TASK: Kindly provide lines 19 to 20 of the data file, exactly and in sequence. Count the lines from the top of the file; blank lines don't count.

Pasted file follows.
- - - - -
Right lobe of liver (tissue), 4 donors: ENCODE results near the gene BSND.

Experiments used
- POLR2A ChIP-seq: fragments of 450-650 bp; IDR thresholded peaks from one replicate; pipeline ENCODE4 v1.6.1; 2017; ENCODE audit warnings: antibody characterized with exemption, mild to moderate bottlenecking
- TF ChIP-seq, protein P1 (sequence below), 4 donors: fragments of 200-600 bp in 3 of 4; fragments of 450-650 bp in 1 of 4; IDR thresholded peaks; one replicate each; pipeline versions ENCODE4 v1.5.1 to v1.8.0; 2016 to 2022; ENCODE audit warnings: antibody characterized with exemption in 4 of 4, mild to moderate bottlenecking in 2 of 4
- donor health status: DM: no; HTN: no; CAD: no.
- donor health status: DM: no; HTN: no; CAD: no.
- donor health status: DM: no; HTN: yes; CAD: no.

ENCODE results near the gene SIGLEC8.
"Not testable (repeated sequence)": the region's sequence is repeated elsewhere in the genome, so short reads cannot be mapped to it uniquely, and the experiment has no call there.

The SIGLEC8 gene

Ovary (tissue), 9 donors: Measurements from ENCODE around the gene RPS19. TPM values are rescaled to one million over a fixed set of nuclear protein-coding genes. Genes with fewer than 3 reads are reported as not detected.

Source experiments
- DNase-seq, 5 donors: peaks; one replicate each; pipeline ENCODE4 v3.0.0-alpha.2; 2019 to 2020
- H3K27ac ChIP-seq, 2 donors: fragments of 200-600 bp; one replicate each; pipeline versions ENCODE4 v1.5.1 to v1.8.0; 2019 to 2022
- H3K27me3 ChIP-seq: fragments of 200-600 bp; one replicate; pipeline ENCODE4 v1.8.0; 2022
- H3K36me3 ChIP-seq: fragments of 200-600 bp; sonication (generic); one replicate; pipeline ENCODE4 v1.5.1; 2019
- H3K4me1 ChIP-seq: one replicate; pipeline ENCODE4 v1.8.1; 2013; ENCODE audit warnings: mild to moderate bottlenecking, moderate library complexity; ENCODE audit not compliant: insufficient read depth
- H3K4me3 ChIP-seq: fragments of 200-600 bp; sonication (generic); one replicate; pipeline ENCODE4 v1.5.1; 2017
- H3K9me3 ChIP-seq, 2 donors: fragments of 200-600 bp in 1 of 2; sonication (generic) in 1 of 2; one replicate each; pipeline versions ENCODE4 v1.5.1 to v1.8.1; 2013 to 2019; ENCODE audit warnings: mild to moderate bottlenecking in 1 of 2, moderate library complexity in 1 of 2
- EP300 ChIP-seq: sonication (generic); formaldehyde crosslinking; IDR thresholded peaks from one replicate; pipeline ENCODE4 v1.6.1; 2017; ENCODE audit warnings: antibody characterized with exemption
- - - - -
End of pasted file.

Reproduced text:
- H3K9me3 ChIP-seq, 2 donors: fragments of 200-600 bp in 1 of 2; sonication (generic) in 1 of 2; one replicate each; pipeline versions ENCODE4 v1.5.1 to v1.8.1; 2013 to 2019; ENCODE audit warnings: mild to moderate bottlenecking in 1 of 2, moderate library complexity in 1 of 2
- EP300 ChIP-seq: sonication (generic); formaldehyde crosslinking; IDR thresholded peaks from one replicate; pipeline ENCODE4 v1.6.1; 2017; ENCODE audit warnings: antibody characterized with exemption